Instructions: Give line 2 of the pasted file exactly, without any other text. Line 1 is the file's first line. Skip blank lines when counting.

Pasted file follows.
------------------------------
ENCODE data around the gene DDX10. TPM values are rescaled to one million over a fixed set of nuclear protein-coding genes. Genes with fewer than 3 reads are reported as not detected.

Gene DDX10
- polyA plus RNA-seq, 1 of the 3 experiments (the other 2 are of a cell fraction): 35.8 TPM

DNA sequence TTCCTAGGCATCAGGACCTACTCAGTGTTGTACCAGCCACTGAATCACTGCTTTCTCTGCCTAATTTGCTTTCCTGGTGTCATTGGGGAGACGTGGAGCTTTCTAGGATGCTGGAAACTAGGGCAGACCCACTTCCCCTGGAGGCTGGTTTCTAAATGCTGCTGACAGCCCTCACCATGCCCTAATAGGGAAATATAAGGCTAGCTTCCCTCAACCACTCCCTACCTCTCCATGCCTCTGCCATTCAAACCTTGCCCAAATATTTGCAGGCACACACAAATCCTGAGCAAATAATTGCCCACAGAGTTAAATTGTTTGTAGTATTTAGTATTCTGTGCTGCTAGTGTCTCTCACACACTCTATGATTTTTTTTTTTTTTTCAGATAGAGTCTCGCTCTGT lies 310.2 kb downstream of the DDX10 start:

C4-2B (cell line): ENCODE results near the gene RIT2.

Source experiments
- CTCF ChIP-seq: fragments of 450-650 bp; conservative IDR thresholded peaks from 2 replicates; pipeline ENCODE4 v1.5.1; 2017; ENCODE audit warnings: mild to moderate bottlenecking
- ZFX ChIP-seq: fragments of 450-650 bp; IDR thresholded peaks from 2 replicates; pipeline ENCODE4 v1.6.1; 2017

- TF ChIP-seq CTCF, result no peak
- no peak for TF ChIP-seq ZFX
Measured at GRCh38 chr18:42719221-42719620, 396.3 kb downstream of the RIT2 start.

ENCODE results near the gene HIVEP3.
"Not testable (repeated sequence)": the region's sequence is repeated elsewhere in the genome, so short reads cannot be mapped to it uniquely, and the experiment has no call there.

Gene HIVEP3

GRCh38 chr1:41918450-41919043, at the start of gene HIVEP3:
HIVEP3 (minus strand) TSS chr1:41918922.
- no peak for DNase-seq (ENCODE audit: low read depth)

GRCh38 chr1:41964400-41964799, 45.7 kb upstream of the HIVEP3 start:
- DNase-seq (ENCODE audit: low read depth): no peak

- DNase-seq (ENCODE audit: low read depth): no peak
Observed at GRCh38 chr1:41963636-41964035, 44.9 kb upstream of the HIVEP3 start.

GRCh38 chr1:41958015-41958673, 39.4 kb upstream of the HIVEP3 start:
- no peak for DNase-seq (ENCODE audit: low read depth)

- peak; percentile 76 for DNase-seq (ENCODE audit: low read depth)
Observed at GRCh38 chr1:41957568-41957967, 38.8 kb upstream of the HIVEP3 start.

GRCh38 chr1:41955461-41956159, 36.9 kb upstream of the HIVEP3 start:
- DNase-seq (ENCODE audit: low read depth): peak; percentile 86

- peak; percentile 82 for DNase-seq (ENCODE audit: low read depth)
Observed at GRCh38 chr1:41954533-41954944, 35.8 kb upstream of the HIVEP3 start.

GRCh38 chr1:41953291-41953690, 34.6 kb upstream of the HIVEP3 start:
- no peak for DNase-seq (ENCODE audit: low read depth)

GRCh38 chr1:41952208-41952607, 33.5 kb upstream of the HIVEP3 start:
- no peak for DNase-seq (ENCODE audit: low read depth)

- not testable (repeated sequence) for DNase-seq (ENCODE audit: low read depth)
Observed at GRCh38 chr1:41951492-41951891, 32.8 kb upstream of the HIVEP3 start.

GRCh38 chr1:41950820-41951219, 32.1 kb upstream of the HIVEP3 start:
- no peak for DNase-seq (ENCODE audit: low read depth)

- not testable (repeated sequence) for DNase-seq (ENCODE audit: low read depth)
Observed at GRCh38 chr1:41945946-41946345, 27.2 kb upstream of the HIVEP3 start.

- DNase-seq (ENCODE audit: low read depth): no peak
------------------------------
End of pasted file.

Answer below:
Gene DDX10